As always, you can check the new changes out on the Village Interpreter!
Now that I'm done with my break, I can get back to working on Village!

I think I've fixed the problem with predefined villager occupations. You now have to "teach" a villager their occupation.

I'm also instituting a villager limit, which starts at four. Four is exactly enough to build a structure that will increase the villager limit (architect, lumberjack, quarryman, builder).

I also added a new occupation, the farmer. It's not too interesting (all it can do is grow wheat), yet, but I'm thinking of things it could do.

All previous Village programs are INCOMPATIBLE with this new version of village.

Use the command Teach <villager> how to <skill>., where skill is something like mining stone, harvesting wood, growing wheat, drafting blueprints. I'm writing documentation for all of this, but here's some example code. You should get the gist of it from reading it.


Code:
Call for the villager named Ada.
Call for the villager named Alan.
Call for the villager named Ken.
Call for the villager named John.

Note: This errors, because there is not enough space!
Call for the villager named Linus.

Teach Ada how to harvest wood.
Tell Ada to harvest 10 wood.

Teach Alan how to mine stone.
Tell Alan to mine 5 stone.

Teach Ken how to draft blueprints.
Tell Ken to draft a blueprint for a structure requiring 10 wood and 5 stone.

Teach John how to build structures.
Note: now we play the waiting game, for Ken's blueprint...
Tell Ada to write the text "1" on her scroll.
Tell Ada to write the text "2" on her scroll.
Tell John to build a structure using Ken's blueprint, Ada's wood, and Alan's stone.

Note: this is just dummy code, if you were writing an actual program you would be doing stuff here.
Tell Alan to write the text "I have " on his scroll.
Ask Alan if he has any stone.
 - If he doesn't:
 - Tell Alan to write the text "no" on his scroll.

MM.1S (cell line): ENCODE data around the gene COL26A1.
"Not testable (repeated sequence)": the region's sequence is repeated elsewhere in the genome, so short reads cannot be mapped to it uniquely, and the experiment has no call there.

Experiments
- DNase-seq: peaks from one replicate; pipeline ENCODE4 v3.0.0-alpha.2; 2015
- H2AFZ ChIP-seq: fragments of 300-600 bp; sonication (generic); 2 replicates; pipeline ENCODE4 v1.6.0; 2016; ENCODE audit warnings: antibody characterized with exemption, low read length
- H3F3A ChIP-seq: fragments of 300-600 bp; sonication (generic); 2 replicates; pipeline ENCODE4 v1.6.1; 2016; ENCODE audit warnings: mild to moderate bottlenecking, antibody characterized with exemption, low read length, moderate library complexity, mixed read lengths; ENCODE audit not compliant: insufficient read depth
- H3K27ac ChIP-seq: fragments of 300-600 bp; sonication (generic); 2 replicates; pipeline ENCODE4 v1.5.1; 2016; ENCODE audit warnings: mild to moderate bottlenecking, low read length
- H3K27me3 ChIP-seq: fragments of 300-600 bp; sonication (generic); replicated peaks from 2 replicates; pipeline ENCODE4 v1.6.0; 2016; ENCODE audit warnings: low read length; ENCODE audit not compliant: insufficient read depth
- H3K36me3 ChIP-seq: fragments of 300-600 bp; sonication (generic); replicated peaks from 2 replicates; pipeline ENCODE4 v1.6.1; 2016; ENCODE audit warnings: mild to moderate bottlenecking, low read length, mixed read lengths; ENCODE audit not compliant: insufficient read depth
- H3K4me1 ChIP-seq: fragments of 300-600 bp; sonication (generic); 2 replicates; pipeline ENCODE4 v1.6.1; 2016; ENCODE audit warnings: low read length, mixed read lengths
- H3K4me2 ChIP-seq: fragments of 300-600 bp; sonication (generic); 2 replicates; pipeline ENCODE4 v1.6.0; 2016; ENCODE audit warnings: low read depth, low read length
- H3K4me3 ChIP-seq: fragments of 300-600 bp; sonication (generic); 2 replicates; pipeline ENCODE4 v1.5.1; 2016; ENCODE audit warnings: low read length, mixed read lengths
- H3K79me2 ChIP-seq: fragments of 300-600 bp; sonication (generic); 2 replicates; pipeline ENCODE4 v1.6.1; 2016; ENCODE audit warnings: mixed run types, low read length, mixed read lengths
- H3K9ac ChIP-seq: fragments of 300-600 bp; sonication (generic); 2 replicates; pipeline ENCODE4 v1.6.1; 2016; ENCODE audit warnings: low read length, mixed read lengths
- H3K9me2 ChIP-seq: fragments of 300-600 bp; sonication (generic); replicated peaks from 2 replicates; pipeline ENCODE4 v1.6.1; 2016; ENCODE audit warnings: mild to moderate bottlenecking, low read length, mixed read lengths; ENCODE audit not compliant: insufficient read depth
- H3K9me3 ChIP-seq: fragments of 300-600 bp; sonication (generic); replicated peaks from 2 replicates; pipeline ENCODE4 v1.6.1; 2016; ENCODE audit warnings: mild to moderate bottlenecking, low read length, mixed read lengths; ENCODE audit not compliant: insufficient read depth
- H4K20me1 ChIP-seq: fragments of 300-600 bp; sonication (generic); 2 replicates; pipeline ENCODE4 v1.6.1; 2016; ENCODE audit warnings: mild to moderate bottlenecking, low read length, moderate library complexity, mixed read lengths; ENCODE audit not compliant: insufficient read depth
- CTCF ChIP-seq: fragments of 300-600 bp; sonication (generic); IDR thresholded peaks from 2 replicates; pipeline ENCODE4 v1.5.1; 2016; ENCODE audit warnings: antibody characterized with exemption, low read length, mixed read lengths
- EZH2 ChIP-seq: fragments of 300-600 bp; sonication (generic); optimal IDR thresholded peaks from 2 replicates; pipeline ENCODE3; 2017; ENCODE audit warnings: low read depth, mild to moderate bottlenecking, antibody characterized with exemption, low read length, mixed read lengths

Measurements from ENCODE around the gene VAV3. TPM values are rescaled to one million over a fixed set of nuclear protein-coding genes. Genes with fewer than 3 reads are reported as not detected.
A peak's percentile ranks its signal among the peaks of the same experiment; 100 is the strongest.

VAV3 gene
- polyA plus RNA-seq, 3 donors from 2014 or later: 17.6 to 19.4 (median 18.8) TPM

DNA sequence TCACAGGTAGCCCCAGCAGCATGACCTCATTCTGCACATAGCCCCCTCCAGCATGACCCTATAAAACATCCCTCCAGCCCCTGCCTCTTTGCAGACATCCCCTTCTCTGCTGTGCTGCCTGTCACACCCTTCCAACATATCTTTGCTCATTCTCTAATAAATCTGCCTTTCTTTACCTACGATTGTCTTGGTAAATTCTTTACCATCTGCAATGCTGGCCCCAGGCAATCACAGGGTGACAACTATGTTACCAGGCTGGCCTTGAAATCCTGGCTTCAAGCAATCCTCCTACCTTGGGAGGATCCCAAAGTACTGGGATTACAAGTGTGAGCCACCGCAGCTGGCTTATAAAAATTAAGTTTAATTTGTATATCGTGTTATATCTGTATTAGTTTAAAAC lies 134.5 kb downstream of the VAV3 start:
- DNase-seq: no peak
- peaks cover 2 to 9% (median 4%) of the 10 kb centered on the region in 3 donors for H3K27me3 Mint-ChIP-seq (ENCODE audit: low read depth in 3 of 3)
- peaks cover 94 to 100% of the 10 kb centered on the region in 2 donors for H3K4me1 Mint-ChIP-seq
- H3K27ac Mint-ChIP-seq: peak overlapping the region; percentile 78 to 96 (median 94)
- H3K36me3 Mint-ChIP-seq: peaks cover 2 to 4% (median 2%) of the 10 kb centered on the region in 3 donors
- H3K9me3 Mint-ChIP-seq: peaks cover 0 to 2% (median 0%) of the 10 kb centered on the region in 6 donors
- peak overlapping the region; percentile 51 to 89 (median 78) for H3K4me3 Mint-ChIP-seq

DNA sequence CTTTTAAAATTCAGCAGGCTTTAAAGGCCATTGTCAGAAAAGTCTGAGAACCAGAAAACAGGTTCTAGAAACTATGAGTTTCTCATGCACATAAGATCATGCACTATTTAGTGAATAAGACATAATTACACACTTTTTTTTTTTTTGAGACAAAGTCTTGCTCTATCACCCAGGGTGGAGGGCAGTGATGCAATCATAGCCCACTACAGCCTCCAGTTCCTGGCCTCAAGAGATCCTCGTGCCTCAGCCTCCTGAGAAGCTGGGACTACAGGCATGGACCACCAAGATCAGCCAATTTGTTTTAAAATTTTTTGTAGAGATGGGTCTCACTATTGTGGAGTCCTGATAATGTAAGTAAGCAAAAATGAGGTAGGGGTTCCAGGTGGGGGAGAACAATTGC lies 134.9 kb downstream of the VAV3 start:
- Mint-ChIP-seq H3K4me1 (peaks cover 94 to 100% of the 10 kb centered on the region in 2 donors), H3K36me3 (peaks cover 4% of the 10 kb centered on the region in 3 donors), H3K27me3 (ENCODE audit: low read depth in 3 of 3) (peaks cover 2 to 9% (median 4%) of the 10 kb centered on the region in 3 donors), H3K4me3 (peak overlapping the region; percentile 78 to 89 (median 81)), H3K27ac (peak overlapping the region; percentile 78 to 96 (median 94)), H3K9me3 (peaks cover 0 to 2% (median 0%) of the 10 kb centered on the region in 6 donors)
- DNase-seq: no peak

- If he does:
 - Tell Alan to write the amount of stone he has on his scroll.
Tell Alan to write the text " stone." on his scroll.
Tell Alan to post his scroll to the Community Message Board.

Note: John has finished his structure, so let's try to add another villager.
Note: This doesn't error; we have enough housing.
Call for the villager named Linus.


As always, feel free to test it out here, on the interpreter!
I like this! I do have a question, though. The "Teach" arguments have to be part a specific set, right? It should be obvious, but what of it could learn anything? Evil or Very Mad

Also, when you tell someone to write something on their scroll, and tell the same person to write something different, will they be combined, concatenated or replaced?
I actually haven't tried making any new code or running it because I have other things to do. 0_0 I'll definitely try it out when I get time to though!
jcgter777 wrote:
I like this! I do have a question, though. The "Teach" arguments have to be part a specific set, right? It should be obvious, but what of it could learn anything? Evil or Very Mad

Also, when you tell someone to write something on their scroll, and tell the same person to write something different, will they be combined, concatenated or replaced?
I actually haven't tried making any new code or running it because I have other things to do. 0_0 I'll definitely try it out when I get time to though!


Yeah, it has to be part of a set. You can find the set in occupationTasks in the JS console. Be warned that these are regexes, so yeah.
I added a bunch of fun new commands.

Using these new commands, I wrote a demo program that multiplies two numbers: (note, if you input numbers that are to large, the program will stop because it thinks there is an infinite loop. In the future you will be able to adjust maximum execution time)

Code:
Note: We'll need to expand our capacity before we can do anything.
Call for the villager named Ken.
Teach Ken how to draft blueprints.
Tell Ken to make a blueprint for a structure requiring 30 wood and 15 stone.
Note: The blueprint will increase our capacity by 3, even though we really only need it increased by one. It doesn't affect time, though.

Call for the villager named Alan.
Teach Alan how to harvest wood.
Tell Alan to harvest 30 wood.

Call for the villager named Ada.
Teach Ada how to mine stone.
Tell Ada to mine 15 stone.

Call for the villager named John.
Teach John how to build structures.
Tell Alan to write the text '...' on his scroll.
Tell John to build a structure using Ken's blueprint, Alan's wood, and Ada's stone.

Note: +------------------------------+
Note: |Change these numbers as input.|
Note: +------------------------------+
Tell Ada to mine 10 stone.
Tell Alan to harvest 5 wood.

Note: Now we do some init stuff while we wait for the extra capacity.

Tell Ken to clear his inventory.
Note: To decrement (decrease by one) Alan's wood, we'll create a blueprint requiring 1 wood.
Tell Ken to make a blueprint for a structure requiring 1 wood and 0 stone.
Note: When we build a structure using this blueprint, it will use one of his wood.

Note: We need one more command until the housing limit increases but we can't do anything until it does, so I waste a command.